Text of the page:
NORWICH, N.Y. — For some, it was their first look at poverty. For others, it was their first chance to help.
Seven human services students in Assistant Professor Julanne Burton’s Introduction to Human Services class, at the SUNY Morrisville Norwich Campus, are participating in a class project, Big Ideas About Poverty.
Burton implemented the concept in her classroom three years ago after learning, from a United Way presentation about the ALICE (Asset-Limited, Income-Constrained, Employed) population, that a significant number of residents living in the Chenango County community are living either at or below the poverty level.
Through the assignment, students conduct a critical action project around poverty in the local community, devise a plan; and actually carry it out.
“It is a way for me and my students to give back to my community,” said Burton, herself a Chenango County resident, from Earlville. “Some of these students are going to stay in the area to work and I want to get them started in being a part of the community. I want them to reflect on the issue and the impact they can have on it.”
Many people are unaware of what poverty looks like, according to Burton. “Even people with jobs could still be living below the poverty level,” she explained.
“I thought it looked like someone wearing really baggy clothes, maybe the person who didn’t have good hygiene,” said Lillian Gallagher, of New Berlin. “Now I know that the person could look just like you and me and still be living in poverty.”
Gallagher’s project involves helping Unadilla Valley Central School set up JT’s Cupboard, a room stocked with free clothing, prom dresses and tuxedoes on loan for anyone who can’t afford to buy them. The cupboard, named after former school board member Jamie Thompson, also carries school supplies and personal hygiene products.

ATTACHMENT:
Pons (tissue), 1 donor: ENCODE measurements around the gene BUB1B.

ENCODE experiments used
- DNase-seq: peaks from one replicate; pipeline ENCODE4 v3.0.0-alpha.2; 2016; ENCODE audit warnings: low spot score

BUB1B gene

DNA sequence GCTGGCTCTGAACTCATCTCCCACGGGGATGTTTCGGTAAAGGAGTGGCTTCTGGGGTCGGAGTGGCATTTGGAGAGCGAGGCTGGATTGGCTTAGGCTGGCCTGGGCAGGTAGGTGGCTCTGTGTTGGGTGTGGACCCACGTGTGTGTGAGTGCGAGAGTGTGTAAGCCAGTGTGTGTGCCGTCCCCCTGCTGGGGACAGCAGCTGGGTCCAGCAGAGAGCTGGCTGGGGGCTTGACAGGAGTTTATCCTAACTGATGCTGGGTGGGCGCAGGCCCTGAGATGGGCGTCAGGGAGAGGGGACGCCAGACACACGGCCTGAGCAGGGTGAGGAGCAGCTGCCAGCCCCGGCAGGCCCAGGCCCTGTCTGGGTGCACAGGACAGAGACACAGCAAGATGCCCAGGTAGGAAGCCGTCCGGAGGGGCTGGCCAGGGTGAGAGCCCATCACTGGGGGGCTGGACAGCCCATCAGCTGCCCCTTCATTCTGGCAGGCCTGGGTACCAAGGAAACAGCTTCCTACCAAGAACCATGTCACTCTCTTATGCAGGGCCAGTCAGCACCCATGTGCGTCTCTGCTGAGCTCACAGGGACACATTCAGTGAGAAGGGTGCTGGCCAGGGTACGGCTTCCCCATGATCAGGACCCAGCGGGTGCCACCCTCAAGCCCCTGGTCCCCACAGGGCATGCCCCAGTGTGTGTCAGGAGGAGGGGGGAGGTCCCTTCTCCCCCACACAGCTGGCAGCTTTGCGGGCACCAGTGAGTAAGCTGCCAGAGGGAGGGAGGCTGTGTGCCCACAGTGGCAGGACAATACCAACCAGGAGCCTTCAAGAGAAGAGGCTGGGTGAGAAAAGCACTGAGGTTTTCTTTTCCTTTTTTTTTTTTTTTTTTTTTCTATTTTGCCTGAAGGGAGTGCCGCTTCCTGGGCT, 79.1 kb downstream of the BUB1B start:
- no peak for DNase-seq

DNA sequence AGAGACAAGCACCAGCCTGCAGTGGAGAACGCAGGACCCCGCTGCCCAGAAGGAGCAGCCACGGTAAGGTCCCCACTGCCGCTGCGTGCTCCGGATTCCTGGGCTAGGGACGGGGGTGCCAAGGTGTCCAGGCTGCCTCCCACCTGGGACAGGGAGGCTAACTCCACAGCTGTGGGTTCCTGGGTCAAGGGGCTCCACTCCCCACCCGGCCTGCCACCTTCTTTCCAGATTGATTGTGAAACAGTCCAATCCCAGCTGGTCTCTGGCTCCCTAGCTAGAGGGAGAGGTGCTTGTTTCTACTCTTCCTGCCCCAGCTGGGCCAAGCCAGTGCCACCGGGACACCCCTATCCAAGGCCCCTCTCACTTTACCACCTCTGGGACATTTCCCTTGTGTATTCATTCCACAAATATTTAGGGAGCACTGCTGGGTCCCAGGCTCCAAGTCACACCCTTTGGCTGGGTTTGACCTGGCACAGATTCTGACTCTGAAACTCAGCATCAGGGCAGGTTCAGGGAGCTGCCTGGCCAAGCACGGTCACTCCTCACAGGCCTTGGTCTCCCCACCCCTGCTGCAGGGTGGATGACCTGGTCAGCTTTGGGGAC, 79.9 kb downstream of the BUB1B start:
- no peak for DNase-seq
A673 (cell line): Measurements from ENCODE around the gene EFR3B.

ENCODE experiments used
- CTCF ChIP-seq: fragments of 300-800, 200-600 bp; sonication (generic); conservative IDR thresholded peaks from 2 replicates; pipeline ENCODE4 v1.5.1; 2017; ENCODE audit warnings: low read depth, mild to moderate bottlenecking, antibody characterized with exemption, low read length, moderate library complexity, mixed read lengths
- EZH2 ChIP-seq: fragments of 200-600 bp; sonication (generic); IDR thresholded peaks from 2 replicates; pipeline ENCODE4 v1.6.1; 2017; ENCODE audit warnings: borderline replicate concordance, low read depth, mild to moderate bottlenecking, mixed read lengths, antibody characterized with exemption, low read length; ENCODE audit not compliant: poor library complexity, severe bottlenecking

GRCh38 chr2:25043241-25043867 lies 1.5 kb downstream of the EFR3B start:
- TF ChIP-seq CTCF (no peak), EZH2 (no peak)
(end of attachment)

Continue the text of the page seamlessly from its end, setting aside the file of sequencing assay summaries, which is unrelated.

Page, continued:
Gallagher went a step further, starting a peer group at the school, comprised of 15 children who meet to talk about their day and stress in their lives.
“I did it to show them that they are not alone,” said Gallagher, who’s planning on a career as an advocate for victims or children. “I know how hard it is to be in middle school and high school today, and I would have loved a group like this. I am just trying to show the kids they are not alone in their struggles.”
Cheyenne Miles, of Oxford, is assisting with the Backpack Food Program already in place in the Oxford School District. She helped obtain a generous donation from Chobani yogurt for the program, which fills weekend and holiday gaps for those in need who rely on free and reduced lunch and breakfast during the week.
Two other students, Jason Burlew and Stephanie Ray, both of Norwich, are working with the Bandura Family & Community Alliance, which was expanded to Norwich last year and provided 1,200 meals to families on Christmas Day.
On Dec. 11, Burton’s class will meet with individuals and agencies in the community to discuss their projects, their impact and how they relate to larger issues around poverty.
They will also share their experiences.
“This project has really made me think more about poverty and what I can do to help,” Miles said.
“I feel like I am making an impact,” Gallagher said. “And I am much more empathetic.”
Burton’s class project was not the Norwich Campus’s first to help alleviate poverty in the community.
In late November, the campus hosted Bridges Out of Poverty, an initiative which brought the community together to talk about and develop concrete tools to address poverty in Chenango County. The event, a collaboration among the Norwich Campus Human Services Institute, eHealthy Connections, Chenango Health Network and Improve Norwich Now, attracted nearly 100 participants.
The following students are participating in Burton’s Big Ideas About Poverty project:
Jason Burlew, of Norwich
Lillian Gallagher, of New Berlin
Kaley Judge, of Sherburne
Cheyenne Miles, of Oxford
Stephanie Ray, of Norwich
Aubrey Root, of Earlville
Amy Walker, of Afton